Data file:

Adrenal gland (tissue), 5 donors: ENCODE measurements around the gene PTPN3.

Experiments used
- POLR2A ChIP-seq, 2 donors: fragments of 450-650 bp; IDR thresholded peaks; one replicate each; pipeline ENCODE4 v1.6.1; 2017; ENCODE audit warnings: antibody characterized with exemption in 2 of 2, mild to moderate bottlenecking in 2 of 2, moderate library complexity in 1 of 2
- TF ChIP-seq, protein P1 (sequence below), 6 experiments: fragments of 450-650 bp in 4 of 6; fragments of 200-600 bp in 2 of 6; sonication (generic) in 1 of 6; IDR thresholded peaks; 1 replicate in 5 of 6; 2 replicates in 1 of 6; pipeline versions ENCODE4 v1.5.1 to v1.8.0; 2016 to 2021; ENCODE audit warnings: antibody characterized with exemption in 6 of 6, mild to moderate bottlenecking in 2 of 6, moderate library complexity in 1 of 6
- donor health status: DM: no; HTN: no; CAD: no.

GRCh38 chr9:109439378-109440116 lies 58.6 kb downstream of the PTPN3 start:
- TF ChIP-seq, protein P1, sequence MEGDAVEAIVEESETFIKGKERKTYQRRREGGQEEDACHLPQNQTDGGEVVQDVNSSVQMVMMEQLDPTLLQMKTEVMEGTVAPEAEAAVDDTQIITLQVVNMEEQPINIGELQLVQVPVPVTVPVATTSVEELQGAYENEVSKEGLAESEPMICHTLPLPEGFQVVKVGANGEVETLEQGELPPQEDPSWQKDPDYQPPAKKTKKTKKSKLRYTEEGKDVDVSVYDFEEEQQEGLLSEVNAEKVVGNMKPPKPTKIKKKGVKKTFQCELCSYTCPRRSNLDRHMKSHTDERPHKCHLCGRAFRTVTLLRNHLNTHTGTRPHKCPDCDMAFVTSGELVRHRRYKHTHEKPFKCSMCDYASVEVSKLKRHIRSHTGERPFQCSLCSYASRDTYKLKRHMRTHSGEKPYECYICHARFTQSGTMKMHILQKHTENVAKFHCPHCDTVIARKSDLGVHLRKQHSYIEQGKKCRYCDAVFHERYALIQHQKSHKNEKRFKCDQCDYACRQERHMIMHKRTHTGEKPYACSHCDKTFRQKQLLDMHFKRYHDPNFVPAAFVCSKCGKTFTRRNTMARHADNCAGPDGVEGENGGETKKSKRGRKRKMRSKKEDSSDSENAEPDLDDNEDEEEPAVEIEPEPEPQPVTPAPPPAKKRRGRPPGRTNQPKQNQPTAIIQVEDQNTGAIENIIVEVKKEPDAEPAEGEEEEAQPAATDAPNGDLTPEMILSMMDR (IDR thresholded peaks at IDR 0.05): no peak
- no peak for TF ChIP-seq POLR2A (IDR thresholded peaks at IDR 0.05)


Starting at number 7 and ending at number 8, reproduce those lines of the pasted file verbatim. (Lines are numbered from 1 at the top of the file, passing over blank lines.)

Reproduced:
- TF ChIP-seq, protein P1, sequence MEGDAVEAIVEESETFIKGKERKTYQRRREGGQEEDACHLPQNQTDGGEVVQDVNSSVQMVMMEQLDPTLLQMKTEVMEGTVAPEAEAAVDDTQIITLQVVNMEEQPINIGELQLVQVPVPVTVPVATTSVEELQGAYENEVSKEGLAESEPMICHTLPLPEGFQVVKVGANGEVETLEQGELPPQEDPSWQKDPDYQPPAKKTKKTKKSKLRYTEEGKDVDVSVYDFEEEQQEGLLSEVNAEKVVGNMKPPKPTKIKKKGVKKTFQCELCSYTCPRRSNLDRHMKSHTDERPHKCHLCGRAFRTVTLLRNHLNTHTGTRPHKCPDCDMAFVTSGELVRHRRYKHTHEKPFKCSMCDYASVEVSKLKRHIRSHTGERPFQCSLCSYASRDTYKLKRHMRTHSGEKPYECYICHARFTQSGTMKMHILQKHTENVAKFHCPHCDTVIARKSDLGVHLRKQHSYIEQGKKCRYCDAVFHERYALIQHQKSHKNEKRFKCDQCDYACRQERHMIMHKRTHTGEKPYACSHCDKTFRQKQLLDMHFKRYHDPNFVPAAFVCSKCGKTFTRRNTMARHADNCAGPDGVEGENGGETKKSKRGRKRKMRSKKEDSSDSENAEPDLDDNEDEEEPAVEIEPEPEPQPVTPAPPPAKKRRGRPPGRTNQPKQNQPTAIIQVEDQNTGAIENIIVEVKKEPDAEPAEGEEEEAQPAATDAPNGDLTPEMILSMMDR (IDR thresholded peaks at IDR 0.05): no peak
- no peak for TF ChIP-seq POLR2A (IDR thresholded peaks at IDR 0.05)